China's status as the United States' number one importer has heavy hitters like Governor Arnold Schwarzenegger and Mayor Michael Bloomberg passing through Beijing jockeying for a piece of the China market, But there's one little welterweight that's making a big hit.
Call Washington state the little engine that could.
After a hard-fought campaign of cold calls and constant visits, China is eating Washington up, from its apples, to its salmon and its candy.
In the last decade, Washington state's exports to China increased over 300 percent. Last year, the state exported nearly $6 billion worth of products to China, second only to California.
Chinese consumers are going crazy for a Washington state candy called Almond Roca.
The buttercrunch toffee is an affordable treat in the United States. In China, it's marketed as a luxury item, showcased in upscale department stores and repackaged with Chinese characters. The Chinese character for Roca actually means "happy family."
"It's a well-known brand, packaging very premium, very classy, pink color, very attractive, very feminine," Aven Yeung from Sims East, a major distributor of imported products to China, said.
The log-shaped candy is a popular holiday gift. During the Chinese New Year, the company expects to sell two million pounds of the sweet.
Asians first got a taste of the candy during World War II, said Almond Roca Chief Executive Officer Pierson Clair.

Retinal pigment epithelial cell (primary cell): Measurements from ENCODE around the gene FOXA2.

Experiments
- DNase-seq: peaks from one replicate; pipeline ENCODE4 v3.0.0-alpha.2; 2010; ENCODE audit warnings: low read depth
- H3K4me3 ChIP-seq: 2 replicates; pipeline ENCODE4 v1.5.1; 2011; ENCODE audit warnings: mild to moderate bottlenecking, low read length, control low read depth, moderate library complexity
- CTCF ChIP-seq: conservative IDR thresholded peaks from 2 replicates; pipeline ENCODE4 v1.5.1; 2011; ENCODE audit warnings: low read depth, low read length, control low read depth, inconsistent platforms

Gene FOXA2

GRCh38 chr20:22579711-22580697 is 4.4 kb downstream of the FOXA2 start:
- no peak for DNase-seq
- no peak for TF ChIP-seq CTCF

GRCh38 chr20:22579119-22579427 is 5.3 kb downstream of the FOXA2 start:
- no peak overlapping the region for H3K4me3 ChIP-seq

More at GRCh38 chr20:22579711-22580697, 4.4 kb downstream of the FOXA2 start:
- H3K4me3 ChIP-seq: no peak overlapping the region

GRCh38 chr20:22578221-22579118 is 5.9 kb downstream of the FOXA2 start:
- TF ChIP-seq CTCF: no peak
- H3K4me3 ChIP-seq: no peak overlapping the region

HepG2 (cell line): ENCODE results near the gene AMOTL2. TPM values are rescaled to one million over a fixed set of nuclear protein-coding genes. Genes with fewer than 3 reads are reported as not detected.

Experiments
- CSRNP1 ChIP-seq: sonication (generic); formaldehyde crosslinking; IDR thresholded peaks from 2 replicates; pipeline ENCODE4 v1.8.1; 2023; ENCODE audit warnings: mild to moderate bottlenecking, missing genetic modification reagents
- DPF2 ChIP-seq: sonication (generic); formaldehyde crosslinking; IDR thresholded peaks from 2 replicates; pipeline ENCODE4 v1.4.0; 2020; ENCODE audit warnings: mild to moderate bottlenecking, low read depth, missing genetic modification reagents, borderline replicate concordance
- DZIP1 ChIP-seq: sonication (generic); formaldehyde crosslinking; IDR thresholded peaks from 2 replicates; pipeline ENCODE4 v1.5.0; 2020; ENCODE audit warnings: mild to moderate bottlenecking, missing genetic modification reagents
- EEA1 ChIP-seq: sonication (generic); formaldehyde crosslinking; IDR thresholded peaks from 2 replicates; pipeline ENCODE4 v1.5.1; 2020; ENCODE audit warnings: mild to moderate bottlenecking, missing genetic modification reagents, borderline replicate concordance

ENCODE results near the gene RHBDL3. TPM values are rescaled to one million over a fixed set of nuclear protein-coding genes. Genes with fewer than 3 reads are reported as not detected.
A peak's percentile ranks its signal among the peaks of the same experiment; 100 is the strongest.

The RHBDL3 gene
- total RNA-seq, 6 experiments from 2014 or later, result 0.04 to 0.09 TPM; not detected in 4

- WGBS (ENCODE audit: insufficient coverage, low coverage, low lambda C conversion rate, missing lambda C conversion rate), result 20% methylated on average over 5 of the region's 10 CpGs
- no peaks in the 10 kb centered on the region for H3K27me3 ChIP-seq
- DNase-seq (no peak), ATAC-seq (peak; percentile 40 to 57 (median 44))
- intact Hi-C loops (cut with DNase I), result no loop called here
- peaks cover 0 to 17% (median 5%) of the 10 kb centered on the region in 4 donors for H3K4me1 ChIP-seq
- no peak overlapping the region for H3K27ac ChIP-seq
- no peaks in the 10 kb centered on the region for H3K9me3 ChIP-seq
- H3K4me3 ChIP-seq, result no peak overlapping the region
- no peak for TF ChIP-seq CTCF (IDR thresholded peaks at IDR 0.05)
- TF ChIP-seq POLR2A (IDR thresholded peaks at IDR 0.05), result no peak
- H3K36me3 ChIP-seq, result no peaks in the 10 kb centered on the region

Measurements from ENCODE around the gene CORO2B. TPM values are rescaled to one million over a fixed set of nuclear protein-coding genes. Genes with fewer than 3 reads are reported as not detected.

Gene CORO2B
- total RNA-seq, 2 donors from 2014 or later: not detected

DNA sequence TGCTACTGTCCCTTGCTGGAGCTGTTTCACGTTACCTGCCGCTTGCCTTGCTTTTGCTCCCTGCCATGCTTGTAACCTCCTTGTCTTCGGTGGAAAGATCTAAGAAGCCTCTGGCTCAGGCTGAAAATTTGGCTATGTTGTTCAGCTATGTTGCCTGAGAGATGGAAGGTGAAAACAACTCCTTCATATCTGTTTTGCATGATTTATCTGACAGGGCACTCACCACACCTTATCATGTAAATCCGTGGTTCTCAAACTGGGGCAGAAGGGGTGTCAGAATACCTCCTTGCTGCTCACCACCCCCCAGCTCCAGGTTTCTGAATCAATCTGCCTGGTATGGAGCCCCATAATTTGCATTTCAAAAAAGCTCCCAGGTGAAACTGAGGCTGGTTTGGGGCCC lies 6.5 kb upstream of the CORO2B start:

"We [United States] had a number of Navy bases in the Puget Sound and so captains and supply officers would throw on cases of Almond Roca to be on the ships for provisions, but they also used them for barter across Asia," Clair said.
The candy was formally introduced in Chinese department stores 22 years ago. It's an export that American workers can rest easy about; all of the candy is made in America, and sales in China have caused the factory of 300 workers to create another 25 jobs.
"China is the star of our export business," Pierson said.
Washington state isn't stopping with the candy. There's a new opportunity in wine. The expansion of restaurants and supermarkets in China is providing a new opportunity for marketing wine from the state.
As more of China's elite make the move from the traditional white liquor called Baijiu, they're increasingly toasting to success with a nice, glass of Washington state wine mixed with a splash of Coca-Cola. They say the coke makes it sweeter.